tifactorial event resulting from neurological and hormo-
nal interrelationships. A line of evidence indicates that
serotonin, histamine, dopamine, and their associated re-
ceptor activities are closely associated with satiety regu-
lation. Serotonin is a monoaminergic neurotransmitter
that modulates numerous sensory, motor, and behavioral
processes, acting through a family of at least fourteen
5-HT receptor subtypes. These receptors may enable
researchers to better target their searches for drugs that
treat obesity through energy intake reduction [73]. Agents
that act via peripheral satiety peptide systems, alter the
various hypothalamic neuropeptides’ CNS levels, or alter
the key CNS appetite monoamine neurotransmitters’ lev-
els may be suitable candidates for drugs that will sup-
press appetite [74,75]. Green tea and its constituents
(catechins, such as epigallo catechin (EGC) and epigallo
catechin gallate (EGCG), have received tremendous at-
tention [76,77], as several lines of evidence suggest
EGCG to stimulate thermogenesis through inhibition of
the catechol-O-methyltransferase enzyme involved in
degradation of norepinephrine [43,57,73,78,79].
Natural hydroxycitric acid (HCA), prepared from
Garcinia cambosia, is a potential natural appetite sup-
Copyright © 2012 SciRes. AJPS
Review Article: Herbal Approach for Obesity Management
Copyright © 2012 SciRes. AJPS
1009
pressant. HCA is a competitive inhibitor of adenosine 5-
triphosphate-citrate lyase, leading to a deceased acetyl
coenzyme A production and decreased fatty acid synthe-
sis. HCA is also thought to suppress feed intake via loss
of apetite by stimulation of liver gluconeogenesis. HCA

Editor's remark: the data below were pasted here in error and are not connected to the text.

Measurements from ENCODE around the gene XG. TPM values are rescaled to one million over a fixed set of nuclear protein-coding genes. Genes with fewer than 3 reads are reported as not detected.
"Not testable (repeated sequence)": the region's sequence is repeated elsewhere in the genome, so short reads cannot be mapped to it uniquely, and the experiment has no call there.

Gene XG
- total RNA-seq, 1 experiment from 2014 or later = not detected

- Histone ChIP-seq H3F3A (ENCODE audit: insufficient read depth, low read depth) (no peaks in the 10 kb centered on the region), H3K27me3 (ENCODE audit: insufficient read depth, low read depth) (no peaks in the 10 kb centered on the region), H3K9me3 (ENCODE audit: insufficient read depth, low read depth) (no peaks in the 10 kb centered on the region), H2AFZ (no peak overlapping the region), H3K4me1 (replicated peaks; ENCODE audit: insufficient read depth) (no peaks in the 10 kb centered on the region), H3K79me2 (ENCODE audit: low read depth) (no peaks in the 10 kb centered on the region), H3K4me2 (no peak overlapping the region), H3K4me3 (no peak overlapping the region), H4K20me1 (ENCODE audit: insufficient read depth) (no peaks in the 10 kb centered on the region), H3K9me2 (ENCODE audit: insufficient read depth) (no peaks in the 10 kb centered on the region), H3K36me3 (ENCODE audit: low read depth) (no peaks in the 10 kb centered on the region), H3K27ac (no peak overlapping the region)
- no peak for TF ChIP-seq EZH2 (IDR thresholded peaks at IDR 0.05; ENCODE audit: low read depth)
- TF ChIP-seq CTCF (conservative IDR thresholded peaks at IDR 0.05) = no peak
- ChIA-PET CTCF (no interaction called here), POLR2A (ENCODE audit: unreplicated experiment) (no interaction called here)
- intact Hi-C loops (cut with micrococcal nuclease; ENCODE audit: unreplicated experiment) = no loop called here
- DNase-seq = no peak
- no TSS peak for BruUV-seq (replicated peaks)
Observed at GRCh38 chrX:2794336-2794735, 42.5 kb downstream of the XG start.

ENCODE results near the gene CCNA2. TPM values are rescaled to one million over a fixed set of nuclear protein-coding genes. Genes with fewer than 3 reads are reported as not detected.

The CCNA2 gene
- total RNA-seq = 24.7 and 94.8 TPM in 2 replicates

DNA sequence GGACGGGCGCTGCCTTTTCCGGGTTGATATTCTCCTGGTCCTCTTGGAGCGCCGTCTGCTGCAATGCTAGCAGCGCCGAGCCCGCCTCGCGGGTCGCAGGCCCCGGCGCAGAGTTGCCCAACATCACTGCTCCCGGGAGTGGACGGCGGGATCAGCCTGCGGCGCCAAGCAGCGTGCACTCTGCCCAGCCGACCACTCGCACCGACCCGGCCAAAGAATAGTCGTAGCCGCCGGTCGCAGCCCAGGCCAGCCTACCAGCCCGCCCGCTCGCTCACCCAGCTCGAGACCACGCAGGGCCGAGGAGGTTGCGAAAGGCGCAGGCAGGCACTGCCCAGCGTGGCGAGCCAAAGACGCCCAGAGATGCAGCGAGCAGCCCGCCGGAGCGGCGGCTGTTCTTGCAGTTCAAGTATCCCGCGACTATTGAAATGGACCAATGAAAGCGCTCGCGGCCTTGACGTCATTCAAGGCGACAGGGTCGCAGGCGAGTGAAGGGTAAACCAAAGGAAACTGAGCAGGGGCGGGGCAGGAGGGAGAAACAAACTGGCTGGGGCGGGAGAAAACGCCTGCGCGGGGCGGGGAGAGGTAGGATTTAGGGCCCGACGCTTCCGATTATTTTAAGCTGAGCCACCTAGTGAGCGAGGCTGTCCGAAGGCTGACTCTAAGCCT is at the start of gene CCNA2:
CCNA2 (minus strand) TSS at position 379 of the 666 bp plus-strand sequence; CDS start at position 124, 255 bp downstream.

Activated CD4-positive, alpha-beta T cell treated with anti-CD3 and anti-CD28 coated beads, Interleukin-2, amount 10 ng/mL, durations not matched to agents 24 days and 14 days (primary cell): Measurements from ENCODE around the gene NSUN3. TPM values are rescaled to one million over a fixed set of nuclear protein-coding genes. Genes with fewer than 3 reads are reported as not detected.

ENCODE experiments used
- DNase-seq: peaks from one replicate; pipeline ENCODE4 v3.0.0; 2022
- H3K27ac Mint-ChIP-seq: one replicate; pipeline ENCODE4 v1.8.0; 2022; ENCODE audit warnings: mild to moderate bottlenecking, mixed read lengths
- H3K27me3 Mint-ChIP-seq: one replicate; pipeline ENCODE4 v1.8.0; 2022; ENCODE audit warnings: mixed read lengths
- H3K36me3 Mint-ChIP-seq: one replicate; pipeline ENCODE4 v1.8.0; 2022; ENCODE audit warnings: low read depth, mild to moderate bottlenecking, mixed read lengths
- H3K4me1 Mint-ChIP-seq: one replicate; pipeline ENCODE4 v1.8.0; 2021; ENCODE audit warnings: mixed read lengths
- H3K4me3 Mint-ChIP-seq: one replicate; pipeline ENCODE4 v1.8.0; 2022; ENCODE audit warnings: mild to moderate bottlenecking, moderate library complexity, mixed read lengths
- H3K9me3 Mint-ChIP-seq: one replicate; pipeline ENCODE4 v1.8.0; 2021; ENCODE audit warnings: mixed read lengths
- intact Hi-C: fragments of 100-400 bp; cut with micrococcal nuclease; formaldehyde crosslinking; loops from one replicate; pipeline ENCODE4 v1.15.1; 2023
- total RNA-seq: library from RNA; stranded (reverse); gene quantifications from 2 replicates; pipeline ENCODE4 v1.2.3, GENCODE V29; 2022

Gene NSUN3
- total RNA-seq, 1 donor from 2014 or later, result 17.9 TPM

is also reported to act by increasing the availability of
5-hydroxytryptamine or serotonin, serotonin is a neuro-
transmitter implicated in regulating eating behavior and
appetite control [24]. Central metabolism of glucose also
suppresses food intake, mediated by the hypothalamic
Table 2. Herbal products for weight management with human studies.
Author Name of
the herbal
product Formulation information Study/Method Subjects Dose/Duration Result
Singh et al.,
[82] Ayurslim
Garcinia cambogia,
Balsamodendron mukul,
Gymnema sylvestre,
Terminalia chebula,
Trigonella foenum-graecum
Phase IV clinical
trial 42 obese patients
of either sex 2 capsules, twice
daily for 6 months
Significant effect in
reducing body weight
and lipid levels
Godard et al.,
[83] Forslean from Coleus
f
orskohlii root
Randomized,
double-blind,
placebo-controlled
study
30 men who were
overweight/obese
250 mg of extract
twice a day for a
12-week period
Causes positive changes
in body composition in
overweight and obese
adult men
Lieberman,
[84]
2
s50-mg capsule of a
tandardized extract of Coleus
f
orskohlii [forskolin (25 mg)] Open blind study 6 overweight,
but otherwise
healthy, women
1 capsule in the
morning and 1 in
the evening, 30
minutes before a
meal. For 4 - 8 weeks
Mean values for body
weight and fat content were
significantly decreased
Henderson et
al., [85]
Forslean
250 mg of ForsLean,
supplying 25 mg of forskolin
Double blinded
placebo controlled
randomized study
60 obese male and
female volunteers 1 capsule twice
daily for 12 weeks Total body weight
significantly decreased
Brown, [86] Lipotrim Chromium 100 mcg,
Garcinia cambogia fruit
extract 50 mg. NA
72 patients of
which 58 (80.5%)
completed the diet
and 39 attended
follow-up.
NA
Sixteen of the 39 patients
had a similar weight from
when they started, three had
gained more than 6 kg,
seven had lost 6 to 12 kg,
and 13 had lost more than
12 kg.
Udani et al.,
[87] Phase 2 Water-extract of a common
white bean (Phaseolus
vulgaris)
Randomized,
double-blind,
placebo-controlled
study
Adults of 35
females, 4 males
1500 mg Phase 2
twice daily with
meals for 8 weeks
Treated group lost an